She compared the alleged sexual assault rates on college campuses to those of war-torn countries in Africa, where rape is used as a weapon of war. She said that if sexual assault rates on campuses were truly that high, a more appropriate response than a survey would be segregated dormitories, a complete alcohol ban, and mass expulsions.

When asked to comment on the Association of American Universities study on sexual assault that was conducted this past spring term, she stated, “Dartmouth’s purported numbers were fairly high and track generally with the Ivy League.” She paid especial attention to the fact that the most popular reason given by people who chose not to report an incident defined by the survey as a sexual assault was, “I did not think it was serious enough to report.” She pointed out that this indicates many people whom the survey considers victims of sexual assault (and therefore includes in its tallies) do not consider what they experienced to be sexual assault.

While some protestors implied that Mrs. Yoffe gave no thought to the wellbeing of College students, she focused on the many ways in which the miscarriage of justice hurts instead of helps them: “We are teaching a generation of young women that they are malleable, weak, and helpless in the face of [young men].” In response to criticisms of the title of one of her articles, “College Women, Stop Getting Drunk,” she pointed out that she did not write the title and that her goal had been to incite a culture shift regarding binge drinking in the vein of widespread condemnation of drunk driving and smoking. In response to accusations that this constituted “victim blaming,” she quoted Safety and Security Chief Harry Kinne, who had stated that the bulk of burglary at Dartmouth occurs in unlocked rooms and that students should do their best to lock their rooms. She said that encouraging a proactive application of measures such as locking your door or refraining from binge drinking is not victim blaming but common sense. When further pressed, she argued that young men are the victims of a double standard when it comes to alcohol consumption, as the man is often found guilty when consensual intercourse between two intoxicated persons takes place.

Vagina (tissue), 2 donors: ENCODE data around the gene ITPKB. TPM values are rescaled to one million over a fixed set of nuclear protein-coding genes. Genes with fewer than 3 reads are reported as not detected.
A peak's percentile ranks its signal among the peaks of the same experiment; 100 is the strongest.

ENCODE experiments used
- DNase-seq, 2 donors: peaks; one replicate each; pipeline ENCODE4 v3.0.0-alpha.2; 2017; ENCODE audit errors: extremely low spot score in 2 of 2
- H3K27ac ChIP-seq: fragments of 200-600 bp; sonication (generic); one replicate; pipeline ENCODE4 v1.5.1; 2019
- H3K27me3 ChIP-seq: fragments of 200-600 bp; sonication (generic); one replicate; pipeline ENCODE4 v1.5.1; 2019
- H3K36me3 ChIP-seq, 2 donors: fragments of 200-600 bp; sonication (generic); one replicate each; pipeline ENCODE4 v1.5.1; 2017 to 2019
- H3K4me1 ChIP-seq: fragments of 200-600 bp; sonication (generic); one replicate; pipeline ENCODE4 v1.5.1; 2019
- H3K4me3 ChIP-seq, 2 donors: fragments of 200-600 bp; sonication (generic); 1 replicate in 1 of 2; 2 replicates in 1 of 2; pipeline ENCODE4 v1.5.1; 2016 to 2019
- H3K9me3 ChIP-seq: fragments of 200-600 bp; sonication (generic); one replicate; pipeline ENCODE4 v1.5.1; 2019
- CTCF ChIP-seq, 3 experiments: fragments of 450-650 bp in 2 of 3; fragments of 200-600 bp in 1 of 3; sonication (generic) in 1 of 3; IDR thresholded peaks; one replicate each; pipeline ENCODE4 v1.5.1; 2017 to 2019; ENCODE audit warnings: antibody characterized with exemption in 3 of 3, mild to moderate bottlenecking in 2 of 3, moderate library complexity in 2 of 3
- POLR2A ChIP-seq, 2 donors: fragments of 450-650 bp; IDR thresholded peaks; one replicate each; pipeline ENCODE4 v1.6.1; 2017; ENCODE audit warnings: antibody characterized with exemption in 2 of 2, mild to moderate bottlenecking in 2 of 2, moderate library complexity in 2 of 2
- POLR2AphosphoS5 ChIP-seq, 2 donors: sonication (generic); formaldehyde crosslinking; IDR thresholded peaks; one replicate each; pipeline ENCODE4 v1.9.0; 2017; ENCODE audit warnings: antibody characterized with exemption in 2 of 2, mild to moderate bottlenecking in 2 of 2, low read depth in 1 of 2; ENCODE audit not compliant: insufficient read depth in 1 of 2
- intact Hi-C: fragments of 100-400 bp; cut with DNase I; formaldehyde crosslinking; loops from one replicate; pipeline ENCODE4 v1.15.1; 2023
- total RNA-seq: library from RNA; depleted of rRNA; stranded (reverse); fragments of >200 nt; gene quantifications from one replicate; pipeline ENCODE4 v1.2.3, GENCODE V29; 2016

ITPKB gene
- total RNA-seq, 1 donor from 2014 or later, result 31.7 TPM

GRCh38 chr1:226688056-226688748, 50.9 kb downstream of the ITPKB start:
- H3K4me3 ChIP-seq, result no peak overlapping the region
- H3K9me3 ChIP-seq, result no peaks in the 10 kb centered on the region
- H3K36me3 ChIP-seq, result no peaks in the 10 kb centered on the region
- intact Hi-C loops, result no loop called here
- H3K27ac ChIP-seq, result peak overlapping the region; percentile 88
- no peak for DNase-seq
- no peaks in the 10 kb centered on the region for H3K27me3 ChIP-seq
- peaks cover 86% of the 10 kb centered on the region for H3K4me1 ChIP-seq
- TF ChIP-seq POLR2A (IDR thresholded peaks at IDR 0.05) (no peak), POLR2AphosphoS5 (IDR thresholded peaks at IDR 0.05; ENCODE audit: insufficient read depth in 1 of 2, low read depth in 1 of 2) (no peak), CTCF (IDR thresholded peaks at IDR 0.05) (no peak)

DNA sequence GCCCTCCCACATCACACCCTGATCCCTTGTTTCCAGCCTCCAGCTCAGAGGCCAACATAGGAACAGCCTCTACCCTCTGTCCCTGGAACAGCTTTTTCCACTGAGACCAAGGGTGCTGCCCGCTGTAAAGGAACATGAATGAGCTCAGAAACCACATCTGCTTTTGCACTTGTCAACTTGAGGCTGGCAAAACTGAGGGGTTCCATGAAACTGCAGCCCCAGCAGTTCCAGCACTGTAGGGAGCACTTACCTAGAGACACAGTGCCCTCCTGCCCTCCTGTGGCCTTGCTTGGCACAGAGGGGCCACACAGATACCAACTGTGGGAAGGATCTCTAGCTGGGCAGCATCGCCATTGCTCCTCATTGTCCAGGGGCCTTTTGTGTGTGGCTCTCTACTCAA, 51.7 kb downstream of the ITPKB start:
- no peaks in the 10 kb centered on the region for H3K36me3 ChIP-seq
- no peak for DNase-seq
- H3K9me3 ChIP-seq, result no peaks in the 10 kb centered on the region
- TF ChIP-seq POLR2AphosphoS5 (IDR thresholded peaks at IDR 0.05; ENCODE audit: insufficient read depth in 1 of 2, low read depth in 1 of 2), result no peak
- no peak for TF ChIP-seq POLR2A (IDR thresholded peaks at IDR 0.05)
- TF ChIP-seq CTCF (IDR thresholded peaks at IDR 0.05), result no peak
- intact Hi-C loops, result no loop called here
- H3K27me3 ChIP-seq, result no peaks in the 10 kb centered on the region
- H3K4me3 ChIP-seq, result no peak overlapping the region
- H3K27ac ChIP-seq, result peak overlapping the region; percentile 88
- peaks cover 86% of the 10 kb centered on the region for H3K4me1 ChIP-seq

The lecture and following question-and-answer session proved informative, though it would have been more educational if students could tell the difference between a journalist and policy-maker. Not all people who come to lecture at Dartmouth have the same profession. As a consequence, they all have different forms of bias and different motivations. Emily Yoffe, as a journalist, is concerned with reporting on the facts of a situation, not advocating a comprehensive solution, reporting on all the world’s ills, or winning a popularity contest. It is not only unfair that students expect guests to exceed their areas of expertise, but it is counter to the experience of other students who wish to take full advantage of the many amazing guests that come to speak at this small college.

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  • disqus_fvLIBK8ktD

    I’ve admired Emily Yoffe for years, not least when I occasionally disagree with her conclusions. She admirably lays out (and distinguishes between) the basic situation and facts, her assessment of them, and her reasoning. She plays eminently fair with her readers. It would be nice to think that perhaps some of the students who went to hear her talk with their minds made up that she must be wrong were perhaps nudged by Ms. Yoffe’s calm common-sense to rethink some of their assumptions and conclusions about this thorny matter.

  • Bob

    This is an excellent report of the event. One that I’m sure Ms. Yoffe would be inclined to write herself.